*SPOILERS AHEAD … AND A ROUSING GAME OF WHACK-A-ZOMBIE …”
Season finales of apocalyptically-inclined shows like Fear the Walking Dead are usually fairly grim, violence-packed affairs when the metaphorical apple carts of all the characters are upset, things go even more to hell in a handbasket than they have already, and the truism that you should never let the main character of a show anywhere near your safe haven are richly observed to be true.
And so it was with “Wrath” and “North”, though in typical Fear fashion, these reasonably predictable tropes came complete with some trademark existential angst and some genuinely meaningful pondering on the human condition.
Take Nick (Frank Dillane) and Alejandro (Paul Calderon) who engaged in an emotionally-fraught, though richly-argued battle of the wills to see who would determine the ultimate fate of the near-cult like population of La Colonia, who were firmly in the sights – literally so; Binoculars anyone? – of the drug gang/aspiring warlords run by Marco (Alejandro Edda).
Thanks to some unauthorised Oxycontin supplying to Marco’s drug-dependent redoubt further down the hill, Nick, who remains deeply in love with the sweetly-trusting Luciana (Danay Garcia), a woman who values faith above common sense it seems – a touching quality and one to be admired unless it leaves you, you know, DEAD – found out the gang were coming to visit La Colonia.
And not to deliver flower, warm wishes, and chicken soup for the ailing.
No, they wanted La Colonia’s beautifully-situated, fortified hilltop position, complete with swarming zombie herd and they weren’t too fussy about who they killed to get it.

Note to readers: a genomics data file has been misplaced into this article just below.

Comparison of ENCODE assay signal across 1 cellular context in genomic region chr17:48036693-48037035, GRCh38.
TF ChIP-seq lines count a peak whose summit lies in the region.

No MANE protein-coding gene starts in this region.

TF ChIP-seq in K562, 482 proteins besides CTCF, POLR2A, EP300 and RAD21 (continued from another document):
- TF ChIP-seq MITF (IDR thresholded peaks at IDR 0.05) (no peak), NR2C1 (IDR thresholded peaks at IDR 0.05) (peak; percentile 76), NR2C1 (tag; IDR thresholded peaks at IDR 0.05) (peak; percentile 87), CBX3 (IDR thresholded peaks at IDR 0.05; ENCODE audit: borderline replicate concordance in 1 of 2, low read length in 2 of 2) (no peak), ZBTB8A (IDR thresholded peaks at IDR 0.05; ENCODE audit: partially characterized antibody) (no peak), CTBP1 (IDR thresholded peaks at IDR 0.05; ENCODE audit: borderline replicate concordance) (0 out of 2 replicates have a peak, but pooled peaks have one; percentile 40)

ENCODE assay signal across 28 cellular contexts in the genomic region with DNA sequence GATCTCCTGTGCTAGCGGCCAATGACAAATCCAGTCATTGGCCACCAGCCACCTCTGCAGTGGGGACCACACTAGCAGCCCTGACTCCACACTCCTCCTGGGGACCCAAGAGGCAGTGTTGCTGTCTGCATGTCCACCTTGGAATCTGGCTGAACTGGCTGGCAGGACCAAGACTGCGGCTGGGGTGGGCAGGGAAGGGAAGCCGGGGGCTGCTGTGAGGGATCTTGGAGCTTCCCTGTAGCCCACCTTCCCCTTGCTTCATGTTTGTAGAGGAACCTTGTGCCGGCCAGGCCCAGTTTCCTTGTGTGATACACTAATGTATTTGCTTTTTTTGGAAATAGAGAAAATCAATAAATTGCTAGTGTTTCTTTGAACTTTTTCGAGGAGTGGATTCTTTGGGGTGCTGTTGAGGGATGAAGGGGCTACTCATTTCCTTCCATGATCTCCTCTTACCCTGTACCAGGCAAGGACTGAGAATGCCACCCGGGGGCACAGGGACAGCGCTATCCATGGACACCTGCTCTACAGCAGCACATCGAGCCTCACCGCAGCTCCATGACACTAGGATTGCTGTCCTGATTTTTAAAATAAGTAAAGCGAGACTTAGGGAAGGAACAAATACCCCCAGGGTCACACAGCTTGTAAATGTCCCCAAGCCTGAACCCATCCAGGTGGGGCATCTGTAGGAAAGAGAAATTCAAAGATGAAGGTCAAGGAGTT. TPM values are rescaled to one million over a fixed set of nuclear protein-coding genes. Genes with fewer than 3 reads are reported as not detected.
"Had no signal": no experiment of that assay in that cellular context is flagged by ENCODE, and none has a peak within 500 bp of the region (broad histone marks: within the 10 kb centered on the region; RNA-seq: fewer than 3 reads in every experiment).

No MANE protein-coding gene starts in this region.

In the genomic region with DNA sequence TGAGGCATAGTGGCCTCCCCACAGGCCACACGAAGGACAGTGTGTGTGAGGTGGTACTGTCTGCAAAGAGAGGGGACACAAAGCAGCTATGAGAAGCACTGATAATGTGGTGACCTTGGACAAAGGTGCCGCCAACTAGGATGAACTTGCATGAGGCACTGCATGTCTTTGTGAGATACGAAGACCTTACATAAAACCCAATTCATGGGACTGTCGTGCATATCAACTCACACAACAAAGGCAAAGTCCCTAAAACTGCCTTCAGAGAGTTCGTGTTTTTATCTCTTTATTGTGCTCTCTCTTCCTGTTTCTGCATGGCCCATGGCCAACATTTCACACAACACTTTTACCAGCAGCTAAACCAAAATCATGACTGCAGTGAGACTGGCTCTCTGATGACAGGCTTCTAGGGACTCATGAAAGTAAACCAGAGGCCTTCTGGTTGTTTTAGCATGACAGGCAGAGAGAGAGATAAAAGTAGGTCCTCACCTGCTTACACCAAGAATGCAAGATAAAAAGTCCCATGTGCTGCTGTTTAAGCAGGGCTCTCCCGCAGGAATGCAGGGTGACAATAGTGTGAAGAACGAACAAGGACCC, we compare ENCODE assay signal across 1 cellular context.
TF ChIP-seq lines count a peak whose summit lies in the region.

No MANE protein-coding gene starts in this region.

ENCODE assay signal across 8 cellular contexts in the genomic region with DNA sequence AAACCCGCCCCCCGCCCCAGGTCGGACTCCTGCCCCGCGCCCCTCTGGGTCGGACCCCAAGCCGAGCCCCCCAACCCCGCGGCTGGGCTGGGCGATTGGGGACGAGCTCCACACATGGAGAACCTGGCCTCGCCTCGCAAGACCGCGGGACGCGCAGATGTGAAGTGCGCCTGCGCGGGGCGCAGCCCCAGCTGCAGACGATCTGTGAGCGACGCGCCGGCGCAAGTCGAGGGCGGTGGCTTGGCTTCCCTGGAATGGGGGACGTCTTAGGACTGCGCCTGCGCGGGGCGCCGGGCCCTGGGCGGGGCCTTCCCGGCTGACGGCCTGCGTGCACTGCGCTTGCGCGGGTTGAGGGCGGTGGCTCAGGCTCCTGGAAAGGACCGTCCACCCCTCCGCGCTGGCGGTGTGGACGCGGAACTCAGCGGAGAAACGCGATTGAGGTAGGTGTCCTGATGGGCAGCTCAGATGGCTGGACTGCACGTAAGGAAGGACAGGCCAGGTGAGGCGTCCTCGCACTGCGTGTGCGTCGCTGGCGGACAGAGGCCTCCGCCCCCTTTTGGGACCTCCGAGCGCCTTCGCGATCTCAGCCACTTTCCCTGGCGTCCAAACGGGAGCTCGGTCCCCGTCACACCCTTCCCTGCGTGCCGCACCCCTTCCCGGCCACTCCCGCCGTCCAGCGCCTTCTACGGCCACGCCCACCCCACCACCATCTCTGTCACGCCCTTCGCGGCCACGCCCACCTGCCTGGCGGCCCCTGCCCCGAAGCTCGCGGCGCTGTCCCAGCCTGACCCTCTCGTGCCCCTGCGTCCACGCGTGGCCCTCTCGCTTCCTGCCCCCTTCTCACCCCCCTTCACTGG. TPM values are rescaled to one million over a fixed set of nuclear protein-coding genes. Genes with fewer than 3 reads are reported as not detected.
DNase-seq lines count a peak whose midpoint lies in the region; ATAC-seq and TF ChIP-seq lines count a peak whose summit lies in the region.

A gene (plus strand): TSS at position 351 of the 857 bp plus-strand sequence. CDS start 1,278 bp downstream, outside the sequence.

Naturally, if you were the bearer of such cataclysmic news, you’d expect everyone to nod sagely, say we should leave and forthwith and henceforth and get the hell of out of Dodge, undead filling the streets or not.
But no, Alejandro decides to stay put, fight to the last man, woman and child for their, I mean, his future; that was until he is bitten when one of La Colonia’s hospital patients turned when no one’s looking and his fate is pretty much sealed because, surprise, surprise, he isn’t immune and his tales of surviving a bite were just a PR person’s wet dream.
I know right? Who saw that coming?!
Nick, that’s who, and after leaving the good people of La Colonia to their rather deluded fate – Alejandro doesn’t spill the beans on his true un-immune status to anyone but Luciana who, true pragmatic believer that she is, stays true to the cause – he comes back after seeing a big fat army base/refugee camp north of the border and deciding that La Colonia, well its people anyway, might be salvageable after all.
A lovely plan and one that, after inspiring Alejandro to commit to a noble, bus-driving death, looked close to working until a rather nasty gun fight at the border crossing, stuffed with Homeland Security agent zombies in booths and endless ghostly traffic jams, left everyone either running or at gunpoint.
Best laid plans and all that Nick huh?
Naturally it leaves us with a big stonking cliffhanger but given the fact that Ofelia (Mercedes Mason), who got to play her own game of dashed expectations aka Whack-a-Zombie when her truck broke down, was now in the hands of military looking souls, the odds of a rather awkward reunion are firming all the time.
But where “Wrath” and “North” gave us the possibility of reunion – the whole scatter-the-flock tactic had been tried during season 2 so repeating that would have been some poor writing by the show – it also took it away, at least in part from Madison (Kim Clark), Travis (Cliff Curtis) and Alicia (Alycia Debnam-Carey) who found themselves having to run from the Rosarito Beach Hotel, with its margaritas at sunset with views of seaside zombies, when Travis lost his cool just a little bit.
OK, a lot but with good reason though pretty poor judgement.